VATICAN CITY (AP) _ Taking aim at the pop charts, Sony Classical and Vatican Radio kicked off a CD-ROM and music video Wednesday by a first-time artist with some big-time backing: Pope John Paul II.

Producers will release the first 1 million copies of ``Abba Pater'' around the world on Tuesday, timing it for the Easter holidays and the upcoming 2,000th anniversary of Christianity.

The pope got his copy, the first one produced, at his general audience Wednesday in St. Peter's Square. ``Abba Pater'' _ one of the cuts on the CD as well as the title _ is Aramaic and Latin for ``father.''

Culled from Vatican Radio recordings over John Paul's 20-year papacy, ``Abba Pater'' features the pope reciting psalms, Gospels and other inspirational passages _ occasionally singing.

Mixed in the recording studio is world-beat background music as eclectic as it is ecclesiastic: everything from chants from Uganda with African percussion, to Slavonic liturgy from Bratislava, to Celtic flutes to classical.

For a pope who's already embraced the Internet, the pop CD, singles and video are just another way of spreading the word, church officials said at a Vatican news conference with the president of Sony Classical.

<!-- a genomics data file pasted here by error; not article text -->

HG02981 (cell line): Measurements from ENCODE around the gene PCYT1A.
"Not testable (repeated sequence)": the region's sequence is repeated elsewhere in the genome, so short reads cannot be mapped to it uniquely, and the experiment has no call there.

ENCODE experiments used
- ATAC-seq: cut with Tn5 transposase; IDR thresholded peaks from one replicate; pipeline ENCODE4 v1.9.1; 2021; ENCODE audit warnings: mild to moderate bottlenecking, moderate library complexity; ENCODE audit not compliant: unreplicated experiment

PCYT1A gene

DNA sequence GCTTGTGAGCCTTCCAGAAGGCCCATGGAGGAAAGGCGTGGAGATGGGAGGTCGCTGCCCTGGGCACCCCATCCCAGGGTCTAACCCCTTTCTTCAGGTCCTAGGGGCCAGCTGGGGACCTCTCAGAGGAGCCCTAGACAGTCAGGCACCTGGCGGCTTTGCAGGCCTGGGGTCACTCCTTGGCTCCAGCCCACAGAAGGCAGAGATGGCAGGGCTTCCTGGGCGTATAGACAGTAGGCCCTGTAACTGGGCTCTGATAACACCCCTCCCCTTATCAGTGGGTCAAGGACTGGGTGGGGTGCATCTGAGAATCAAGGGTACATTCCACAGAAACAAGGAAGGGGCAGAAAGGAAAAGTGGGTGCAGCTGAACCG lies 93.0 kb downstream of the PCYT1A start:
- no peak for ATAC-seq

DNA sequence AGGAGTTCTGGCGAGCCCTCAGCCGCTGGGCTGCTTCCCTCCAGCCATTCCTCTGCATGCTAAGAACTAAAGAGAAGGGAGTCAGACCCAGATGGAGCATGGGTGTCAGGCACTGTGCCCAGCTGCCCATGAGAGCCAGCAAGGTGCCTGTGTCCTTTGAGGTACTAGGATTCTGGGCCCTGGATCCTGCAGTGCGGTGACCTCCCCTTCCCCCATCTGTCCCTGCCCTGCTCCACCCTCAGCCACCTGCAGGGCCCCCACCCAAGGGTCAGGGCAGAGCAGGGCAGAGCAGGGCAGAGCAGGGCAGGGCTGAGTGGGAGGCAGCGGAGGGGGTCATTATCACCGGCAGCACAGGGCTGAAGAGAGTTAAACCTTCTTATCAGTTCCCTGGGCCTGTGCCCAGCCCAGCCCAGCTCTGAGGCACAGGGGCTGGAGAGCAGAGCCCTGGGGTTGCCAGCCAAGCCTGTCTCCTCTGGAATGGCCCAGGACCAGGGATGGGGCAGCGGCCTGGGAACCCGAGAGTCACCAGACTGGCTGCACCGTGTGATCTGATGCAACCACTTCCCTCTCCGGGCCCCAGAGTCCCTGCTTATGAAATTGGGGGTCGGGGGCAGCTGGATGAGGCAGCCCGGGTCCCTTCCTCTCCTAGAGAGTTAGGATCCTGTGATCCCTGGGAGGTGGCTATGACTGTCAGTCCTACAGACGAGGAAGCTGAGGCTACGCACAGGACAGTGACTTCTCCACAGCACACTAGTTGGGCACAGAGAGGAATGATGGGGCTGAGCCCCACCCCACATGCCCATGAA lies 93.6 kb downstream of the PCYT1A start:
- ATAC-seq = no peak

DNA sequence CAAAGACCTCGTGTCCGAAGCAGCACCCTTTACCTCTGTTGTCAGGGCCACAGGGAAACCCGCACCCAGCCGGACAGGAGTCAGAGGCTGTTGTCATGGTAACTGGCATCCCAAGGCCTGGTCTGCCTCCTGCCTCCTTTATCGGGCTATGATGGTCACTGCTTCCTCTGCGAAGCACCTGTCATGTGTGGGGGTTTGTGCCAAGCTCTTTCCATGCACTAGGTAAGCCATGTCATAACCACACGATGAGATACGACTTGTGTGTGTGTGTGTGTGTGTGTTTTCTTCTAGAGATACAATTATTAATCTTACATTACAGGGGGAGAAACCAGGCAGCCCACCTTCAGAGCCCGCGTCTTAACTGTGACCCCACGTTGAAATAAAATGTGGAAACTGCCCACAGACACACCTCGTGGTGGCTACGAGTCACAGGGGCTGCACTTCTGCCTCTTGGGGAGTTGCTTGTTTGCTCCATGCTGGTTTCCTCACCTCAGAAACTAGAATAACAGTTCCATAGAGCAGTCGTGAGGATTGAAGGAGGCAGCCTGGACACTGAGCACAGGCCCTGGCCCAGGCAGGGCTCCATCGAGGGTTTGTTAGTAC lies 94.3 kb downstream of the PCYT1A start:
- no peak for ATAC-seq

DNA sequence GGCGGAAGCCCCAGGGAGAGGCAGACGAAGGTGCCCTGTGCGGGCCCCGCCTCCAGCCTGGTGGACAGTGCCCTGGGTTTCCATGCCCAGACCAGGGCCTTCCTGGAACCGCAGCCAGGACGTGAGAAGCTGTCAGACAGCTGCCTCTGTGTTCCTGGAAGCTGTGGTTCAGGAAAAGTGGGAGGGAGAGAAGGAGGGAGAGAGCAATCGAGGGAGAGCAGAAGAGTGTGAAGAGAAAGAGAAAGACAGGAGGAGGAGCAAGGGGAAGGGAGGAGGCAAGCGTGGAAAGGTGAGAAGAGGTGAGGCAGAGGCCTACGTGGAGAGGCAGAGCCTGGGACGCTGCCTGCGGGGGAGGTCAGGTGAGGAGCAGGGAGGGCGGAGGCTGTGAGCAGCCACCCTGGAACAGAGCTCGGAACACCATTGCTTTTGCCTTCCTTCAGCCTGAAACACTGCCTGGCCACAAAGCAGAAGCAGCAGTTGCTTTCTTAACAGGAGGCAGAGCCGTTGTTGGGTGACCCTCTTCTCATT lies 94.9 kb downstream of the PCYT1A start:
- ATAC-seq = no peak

``His mission is essentially the transmission of the message,'' said Cardinal Roger Etchegaray, president of the Vatican's committee for 2000 Jubilee celebrations.

One video was shown Wednesday: MTV-paced, digitally doctored, rapid-fire cuts of John Paul embracing children, strolling mountains and dunes, greeting the faithful, appearing pensive, all to an orchestral background.

The spirit of the video is upbeat and warm, although there's a jarring moment in which a man and woman appear in profile _ naked or near enough to count as such, for the few seconds they show.

Sony will pay royalties to Radio Vatican and the religious media firm Audiovisivi San Paolo. Sony Classical President Peter Gelb and church officials deflected repeated questions at the packed news conference about just how any profits will be split.

The CD will sell for top price around the world, with a ``normal artist royalty'' and decisions being made with church leaders in every country about the proceeds, Gelb said.